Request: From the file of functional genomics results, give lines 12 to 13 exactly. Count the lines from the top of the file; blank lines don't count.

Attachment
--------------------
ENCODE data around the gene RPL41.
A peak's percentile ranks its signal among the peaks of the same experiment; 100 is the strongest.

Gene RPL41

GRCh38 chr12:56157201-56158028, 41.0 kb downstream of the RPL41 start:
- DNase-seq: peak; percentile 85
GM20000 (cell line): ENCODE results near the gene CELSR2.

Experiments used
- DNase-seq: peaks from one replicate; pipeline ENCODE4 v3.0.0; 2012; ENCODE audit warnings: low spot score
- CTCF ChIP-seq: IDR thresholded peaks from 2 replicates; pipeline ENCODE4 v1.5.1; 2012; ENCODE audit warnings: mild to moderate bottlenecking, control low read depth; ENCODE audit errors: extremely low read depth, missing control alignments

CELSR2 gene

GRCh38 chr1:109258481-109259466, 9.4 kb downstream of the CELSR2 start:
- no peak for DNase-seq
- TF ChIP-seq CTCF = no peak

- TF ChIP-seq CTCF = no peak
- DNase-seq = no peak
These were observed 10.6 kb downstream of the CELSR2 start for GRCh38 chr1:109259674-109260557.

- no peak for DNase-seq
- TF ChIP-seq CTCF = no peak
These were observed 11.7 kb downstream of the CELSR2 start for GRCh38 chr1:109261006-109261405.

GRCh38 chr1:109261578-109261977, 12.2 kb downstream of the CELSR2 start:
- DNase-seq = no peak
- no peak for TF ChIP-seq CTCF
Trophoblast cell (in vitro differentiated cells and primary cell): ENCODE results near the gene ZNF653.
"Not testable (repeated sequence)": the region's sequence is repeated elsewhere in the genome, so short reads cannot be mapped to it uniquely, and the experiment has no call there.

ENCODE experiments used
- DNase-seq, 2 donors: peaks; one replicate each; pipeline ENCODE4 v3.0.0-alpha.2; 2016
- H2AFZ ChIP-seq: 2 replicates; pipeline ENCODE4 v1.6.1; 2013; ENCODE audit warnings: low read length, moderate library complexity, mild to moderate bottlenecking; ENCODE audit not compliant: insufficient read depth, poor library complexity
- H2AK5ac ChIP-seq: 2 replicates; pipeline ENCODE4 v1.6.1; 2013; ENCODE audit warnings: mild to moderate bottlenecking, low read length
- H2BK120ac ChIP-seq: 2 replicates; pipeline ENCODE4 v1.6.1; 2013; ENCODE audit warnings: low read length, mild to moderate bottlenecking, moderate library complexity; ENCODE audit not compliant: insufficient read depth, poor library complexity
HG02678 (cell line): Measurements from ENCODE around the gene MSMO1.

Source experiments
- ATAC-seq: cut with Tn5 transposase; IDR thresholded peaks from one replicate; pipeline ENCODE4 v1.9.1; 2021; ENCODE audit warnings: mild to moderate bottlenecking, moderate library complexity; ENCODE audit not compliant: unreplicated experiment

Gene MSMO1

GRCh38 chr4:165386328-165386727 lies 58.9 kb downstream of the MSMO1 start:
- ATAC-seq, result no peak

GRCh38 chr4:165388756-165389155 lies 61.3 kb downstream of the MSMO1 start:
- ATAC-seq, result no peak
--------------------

- no peak for DNase-seq
- TF ChIP-seq CTCF = no peak